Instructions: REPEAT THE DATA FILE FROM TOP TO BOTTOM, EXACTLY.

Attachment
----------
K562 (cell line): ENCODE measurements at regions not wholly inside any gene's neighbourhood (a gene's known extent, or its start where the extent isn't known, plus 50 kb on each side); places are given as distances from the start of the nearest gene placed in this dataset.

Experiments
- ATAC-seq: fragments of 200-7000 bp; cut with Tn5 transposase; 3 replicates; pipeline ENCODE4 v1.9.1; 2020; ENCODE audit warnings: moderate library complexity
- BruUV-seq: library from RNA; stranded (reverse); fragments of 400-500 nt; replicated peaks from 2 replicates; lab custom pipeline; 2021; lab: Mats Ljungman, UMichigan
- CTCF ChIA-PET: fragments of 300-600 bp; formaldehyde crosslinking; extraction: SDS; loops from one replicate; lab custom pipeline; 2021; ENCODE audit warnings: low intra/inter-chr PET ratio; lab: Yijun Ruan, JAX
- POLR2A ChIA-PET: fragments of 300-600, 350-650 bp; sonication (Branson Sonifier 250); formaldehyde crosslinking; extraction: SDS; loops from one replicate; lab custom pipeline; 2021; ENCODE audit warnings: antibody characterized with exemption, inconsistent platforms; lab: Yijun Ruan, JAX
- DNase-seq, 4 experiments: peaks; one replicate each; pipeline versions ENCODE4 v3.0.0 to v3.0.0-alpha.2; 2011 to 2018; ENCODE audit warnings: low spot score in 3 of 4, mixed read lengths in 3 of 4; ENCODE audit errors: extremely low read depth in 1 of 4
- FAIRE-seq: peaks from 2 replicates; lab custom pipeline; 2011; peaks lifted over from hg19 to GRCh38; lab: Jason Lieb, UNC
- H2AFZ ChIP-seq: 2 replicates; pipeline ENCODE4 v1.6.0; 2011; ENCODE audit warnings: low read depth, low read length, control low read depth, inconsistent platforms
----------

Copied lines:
K562 (cell line): ENCODE measurements at regions not wholly inside any gene's neighbourhood (a gene's known extent, or its start where the extent isn't known, plus 50 kb on each side); places are given as distances from the start of the nearest gene placed in this dataset.

Experiments
- ATAC-seq: fragments of 200-7000 bp; cut with Tn5 transposase; 3 replicates; pipeline ENCODE4 v1.9.1; 2020; ENCODE audit warnings: moderate library complexity
- BruUV-seq: library from RNA; stranded (reverse); fragments of 400-500 nt; replicated peaks from 2 replicates; lab custom pipeline; 2021; lab: Mats Ljungman, UMichigan
- CTCF ChIA-PET: fragments of 300-600 bp; formaldehyde crosslinking; extraction: SDS; loops from one replicate; lab custom pipeline; 2021; ENCODE audit warnings: low intra/inter-chr PET ratio; lab: Yijun Ruan, JAX
- POLR2A ChIA-PET: fragments of 300-600, 350-650 bp; sonication (Branson Sonifier 250); formaldehyde crosslinking; extraction: SDS; loops from one replicate; lab custom pipeline; 2021; ENCODE audit warnings: antibody characterized with exemption, inconsistent platforms; lab: Yijun Ruan, JAX
- DNase-seq, 4 experiments: peaks; one replicate each; pipeline versions ENCODE4 v3.0.0 to v3.0.0-alpha.2; 2011 to 2018; ENCODE audit warnings: low spot score in 3 of 4, mixed read lengths in 3 of 4; ENCODE audit errors: extremely low read depth in 1 of 4
- FAIRE-seq: peaks from 2 replicates; lab custom pipeline; 2011; peaks lifted over from hg19 to GRCh38; lab: Jason Lieb, UNC
- H2AFZ ChIP-seq: 2 replicates; pipeline ENCODE4 v1.6.0; 2011; ENCODE audit warnings: low read depth, low read length, control low read depth, inconsistent platforms